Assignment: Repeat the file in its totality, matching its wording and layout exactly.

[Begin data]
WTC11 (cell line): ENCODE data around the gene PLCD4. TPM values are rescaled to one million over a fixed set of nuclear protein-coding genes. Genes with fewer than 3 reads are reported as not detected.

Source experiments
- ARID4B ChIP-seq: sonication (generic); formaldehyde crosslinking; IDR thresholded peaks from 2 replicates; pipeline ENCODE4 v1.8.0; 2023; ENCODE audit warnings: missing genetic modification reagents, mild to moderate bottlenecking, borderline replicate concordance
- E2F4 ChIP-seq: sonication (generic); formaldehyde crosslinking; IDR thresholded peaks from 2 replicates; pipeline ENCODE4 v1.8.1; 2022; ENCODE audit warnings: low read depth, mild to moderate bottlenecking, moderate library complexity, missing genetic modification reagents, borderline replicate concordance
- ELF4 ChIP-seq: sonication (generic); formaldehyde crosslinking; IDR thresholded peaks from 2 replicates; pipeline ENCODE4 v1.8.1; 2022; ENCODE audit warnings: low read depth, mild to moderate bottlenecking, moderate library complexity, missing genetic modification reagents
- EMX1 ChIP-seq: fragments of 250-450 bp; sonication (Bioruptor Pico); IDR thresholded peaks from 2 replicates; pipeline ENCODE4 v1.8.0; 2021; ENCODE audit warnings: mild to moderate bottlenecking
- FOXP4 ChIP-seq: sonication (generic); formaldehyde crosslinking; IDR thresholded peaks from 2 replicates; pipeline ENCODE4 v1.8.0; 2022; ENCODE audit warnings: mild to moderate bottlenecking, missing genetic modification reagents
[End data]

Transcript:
WTC11 (cell line): ENCODE data around the gene PLCD4. TPM values are rescaled to one million over a fixed set of nuclear protein-coding genes. Genes with fewer than 3 reads are reported as not detected.

Source experiments
- ARID4B ChIP-seq: sonication (generic); formaldehyde crosslinking; IDR thresholded peaks from 2 replicates; pipeline ENCODE4 v1.8.0; 2023; ENCODE audit warnings: missing genetic modification reagents, mild to moderate bottlenecking, borderline replicate concordance
- E2F4 ChIP-seq: sonication (generic); formaldehyde crosslinking; IDR thresholded peaks from 2 replicates; pipeline ENCODE4 v1.8.1; 2022; ENCODE audit warnings: low read depth, mild to moderate bottlenecking, moderate library complexity, missing genetic modification reagents, borderline replicate concordance
- ELF4 ChIP-seq: sonication (generic); formaldehyde crosslinking; IDR thresholded peaks from 2 replicates; pipeline ENCODE4 v1.8.1; 2022; ENCODE audit warnings: low read depth, mild to moderate bottlenecking, moderate library complexity, missing genetic modification reagents
- EMX1 ChIP-seq: fragments of 250-450 bp; sonication (Bioruptor Pico); IDR thresholded peaks from 2 replicates; pipeline ENCODE4 v1.8.0; 2021; ENCODE audit warnings: mild to moderate bottlenecking
- FOXP4 ChIP-seq: sonication (generic); formaldehyde crosslinking; IDR thresholded peaks from 2 replicates; pipeline ENCODE4 v1.8.0; 2022; ENCODE audit warnings: mild to moderate bottlenecking, missing genetic modification reagents